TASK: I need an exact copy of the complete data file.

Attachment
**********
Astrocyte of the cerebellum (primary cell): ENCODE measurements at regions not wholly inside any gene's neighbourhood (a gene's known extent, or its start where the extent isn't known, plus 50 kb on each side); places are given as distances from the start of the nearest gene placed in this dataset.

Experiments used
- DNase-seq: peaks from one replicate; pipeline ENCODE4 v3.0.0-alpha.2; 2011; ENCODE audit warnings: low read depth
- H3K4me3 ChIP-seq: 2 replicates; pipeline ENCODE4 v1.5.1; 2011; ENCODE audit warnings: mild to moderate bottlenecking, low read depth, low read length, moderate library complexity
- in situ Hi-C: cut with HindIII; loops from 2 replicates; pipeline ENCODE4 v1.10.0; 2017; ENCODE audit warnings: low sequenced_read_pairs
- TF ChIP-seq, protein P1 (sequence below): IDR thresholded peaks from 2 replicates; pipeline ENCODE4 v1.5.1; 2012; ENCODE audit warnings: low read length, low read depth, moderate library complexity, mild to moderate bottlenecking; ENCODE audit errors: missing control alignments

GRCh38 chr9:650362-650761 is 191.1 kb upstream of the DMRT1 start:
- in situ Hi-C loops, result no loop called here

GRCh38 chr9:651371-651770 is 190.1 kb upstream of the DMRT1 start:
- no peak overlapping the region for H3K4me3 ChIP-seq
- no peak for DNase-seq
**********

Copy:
Astrocyte of the cerebellum (primary cell): ENCODE measurements at regions not wholly inside any gene's neighbourhood (a gene's known extent, or its start where the extent isn't known, plus 50 kb on each side); places are given as distances from the start of the nearest gene placed in this dataset.

Experiments used
- DNase-seq: peaks from one replicate; pipeline ENCODE4 v3.0.0-alpha.2; 2011; ENCODE audit warnings: low read depth
- H3K4me3 ChIP-seq: 2 replicates; pipeline ENCODE4 v1.5.1; 2011; ENCODE audit warnings: mild to moderate bottlenecking, low read depth, low read length, moderate library complexity
- in situ Hi-C: cut with HindIII; loops from 2 replicates; pipeline ENCODE4 v1.10.0; 2017; ENCODE audit warnings: low sequenced_read_pairs
- TF ChIP-seq, protein P1 (sequence below): IDR thresholded peaks from 2 replicates; pipeline ENCODE4 v1.5.1; 2012; ENCODE audit warnings: low read length, low read depth, moderate library complexity, mild to moderate bottlenecking; ENCODE audit errors: missing control alignments

GRCh38 chr9:650362-650761 is 191.1 kb upstream of the DMRT1 start:
- in situ Hi-C loops, result no loop called here

GRCh38 chr9:651371-651770 is 190.1 kb upstream of the DMRT1 start:
- no peak overlapping the region for H3K4me3 ChIP-seq
- no peak for DNase-seq